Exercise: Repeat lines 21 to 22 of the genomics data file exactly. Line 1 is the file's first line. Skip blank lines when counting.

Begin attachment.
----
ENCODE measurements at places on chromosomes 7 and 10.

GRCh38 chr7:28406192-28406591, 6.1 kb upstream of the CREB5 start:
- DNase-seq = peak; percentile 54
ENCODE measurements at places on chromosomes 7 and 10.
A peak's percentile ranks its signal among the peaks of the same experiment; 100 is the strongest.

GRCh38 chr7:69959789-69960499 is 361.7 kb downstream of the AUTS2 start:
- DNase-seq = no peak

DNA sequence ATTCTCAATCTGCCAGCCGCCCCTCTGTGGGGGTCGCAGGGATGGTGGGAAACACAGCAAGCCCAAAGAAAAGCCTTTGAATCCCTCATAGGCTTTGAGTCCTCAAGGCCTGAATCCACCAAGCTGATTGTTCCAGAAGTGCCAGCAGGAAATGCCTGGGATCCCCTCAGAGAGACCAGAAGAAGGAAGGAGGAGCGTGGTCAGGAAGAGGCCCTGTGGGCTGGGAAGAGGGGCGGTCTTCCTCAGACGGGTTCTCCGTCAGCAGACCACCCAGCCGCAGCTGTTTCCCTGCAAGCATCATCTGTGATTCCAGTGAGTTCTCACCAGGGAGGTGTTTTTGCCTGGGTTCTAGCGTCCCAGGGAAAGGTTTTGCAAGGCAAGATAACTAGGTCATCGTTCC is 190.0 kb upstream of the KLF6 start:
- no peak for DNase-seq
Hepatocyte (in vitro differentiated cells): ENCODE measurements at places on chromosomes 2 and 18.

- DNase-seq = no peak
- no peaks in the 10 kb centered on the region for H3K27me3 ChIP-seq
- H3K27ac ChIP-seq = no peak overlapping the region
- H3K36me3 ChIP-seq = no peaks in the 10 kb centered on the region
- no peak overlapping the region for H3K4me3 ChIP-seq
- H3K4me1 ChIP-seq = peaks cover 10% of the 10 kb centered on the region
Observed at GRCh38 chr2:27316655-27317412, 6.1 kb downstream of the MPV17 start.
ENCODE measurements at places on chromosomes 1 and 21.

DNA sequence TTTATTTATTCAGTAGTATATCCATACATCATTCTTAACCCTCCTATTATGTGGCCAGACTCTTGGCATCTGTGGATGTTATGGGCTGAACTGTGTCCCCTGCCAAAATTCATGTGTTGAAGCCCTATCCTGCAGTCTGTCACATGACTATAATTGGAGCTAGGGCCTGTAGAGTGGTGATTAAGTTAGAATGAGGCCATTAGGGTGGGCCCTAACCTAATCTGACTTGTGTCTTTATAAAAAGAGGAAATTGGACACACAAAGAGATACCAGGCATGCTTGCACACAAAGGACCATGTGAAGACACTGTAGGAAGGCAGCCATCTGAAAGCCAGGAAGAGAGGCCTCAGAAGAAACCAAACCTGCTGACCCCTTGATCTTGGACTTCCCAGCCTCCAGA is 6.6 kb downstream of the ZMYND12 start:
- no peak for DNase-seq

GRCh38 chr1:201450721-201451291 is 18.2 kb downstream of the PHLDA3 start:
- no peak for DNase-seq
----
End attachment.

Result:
GRCh38 chr1:201450721-201451291 is 18.2 kb downstream of the PHLDA3 start:
- no peak for DNase-seq